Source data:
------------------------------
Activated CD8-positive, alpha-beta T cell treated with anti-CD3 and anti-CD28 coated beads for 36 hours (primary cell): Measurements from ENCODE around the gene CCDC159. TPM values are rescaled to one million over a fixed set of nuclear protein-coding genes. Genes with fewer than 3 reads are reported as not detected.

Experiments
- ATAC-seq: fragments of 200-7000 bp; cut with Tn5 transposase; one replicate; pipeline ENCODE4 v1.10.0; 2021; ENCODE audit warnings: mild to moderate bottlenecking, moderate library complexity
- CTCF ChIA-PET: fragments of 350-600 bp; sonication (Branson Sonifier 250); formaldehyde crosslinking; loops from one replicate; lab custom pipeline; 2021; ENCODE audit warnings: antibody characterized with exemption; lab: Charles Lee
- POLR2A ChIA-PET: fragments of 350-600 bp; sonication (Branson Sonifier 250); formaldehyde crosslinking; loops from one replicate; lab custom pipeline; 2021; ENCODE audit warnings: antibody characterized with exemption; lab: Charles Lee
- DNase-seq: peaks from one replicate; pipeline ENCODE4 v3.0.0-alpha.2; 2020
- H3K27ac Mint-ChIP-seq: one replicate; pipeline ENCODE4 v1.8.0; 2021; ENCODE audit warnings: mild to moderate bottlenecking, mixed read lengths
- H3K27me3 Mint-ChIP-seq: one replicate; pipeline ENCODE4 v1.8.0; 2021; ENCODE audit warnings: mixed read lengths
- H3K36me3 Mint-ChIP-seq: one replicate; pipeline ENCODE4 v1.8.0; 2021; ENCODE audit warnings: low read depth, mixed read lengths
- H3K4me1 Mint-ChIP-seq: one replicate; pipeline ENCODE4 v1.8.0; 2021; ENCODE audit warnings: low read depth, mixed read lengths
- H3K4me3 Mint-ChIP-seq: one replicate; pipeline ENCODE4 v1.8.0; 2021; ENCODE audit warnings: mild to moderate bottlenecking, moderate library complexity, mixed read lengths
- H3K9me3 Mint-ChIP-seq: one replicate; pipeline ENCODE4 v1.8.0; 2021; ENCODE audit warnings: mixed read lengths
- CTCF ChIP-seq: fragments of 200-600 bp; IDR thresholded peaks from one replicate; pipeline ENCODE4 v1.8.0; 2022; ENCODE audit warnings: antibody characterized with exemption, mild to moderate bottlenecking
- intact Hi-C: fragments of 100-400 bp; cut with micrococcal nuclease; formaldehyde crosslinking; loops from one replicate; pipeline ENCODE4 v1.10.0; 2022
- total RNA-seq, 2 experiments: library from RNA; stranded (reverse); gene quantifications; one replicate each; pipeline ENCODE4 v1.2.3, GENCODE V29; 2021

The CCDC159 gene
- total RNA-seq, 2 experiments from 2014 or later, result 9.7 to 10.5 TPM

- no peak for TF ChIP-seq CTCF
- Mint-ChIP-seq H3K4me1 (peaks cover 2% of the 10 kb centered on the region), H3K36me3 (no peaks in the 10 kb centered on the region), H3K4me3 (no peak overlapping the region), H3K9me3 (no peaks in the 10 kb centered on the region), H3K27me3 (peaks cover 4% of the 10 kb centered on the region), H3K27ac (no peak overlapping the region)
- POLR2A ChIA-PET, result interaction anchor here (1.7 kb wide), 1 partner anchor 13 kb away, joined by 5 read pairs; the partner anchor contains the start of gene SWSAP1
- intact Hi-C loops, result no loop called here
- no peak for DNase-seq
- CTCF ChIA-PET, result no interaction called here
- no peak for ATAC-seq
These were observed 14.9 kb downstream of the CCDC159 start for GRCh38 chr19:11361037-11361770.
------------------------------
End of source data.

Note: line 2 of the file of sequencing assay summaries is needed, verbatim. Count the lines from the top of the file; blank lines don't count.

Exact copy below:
Experiments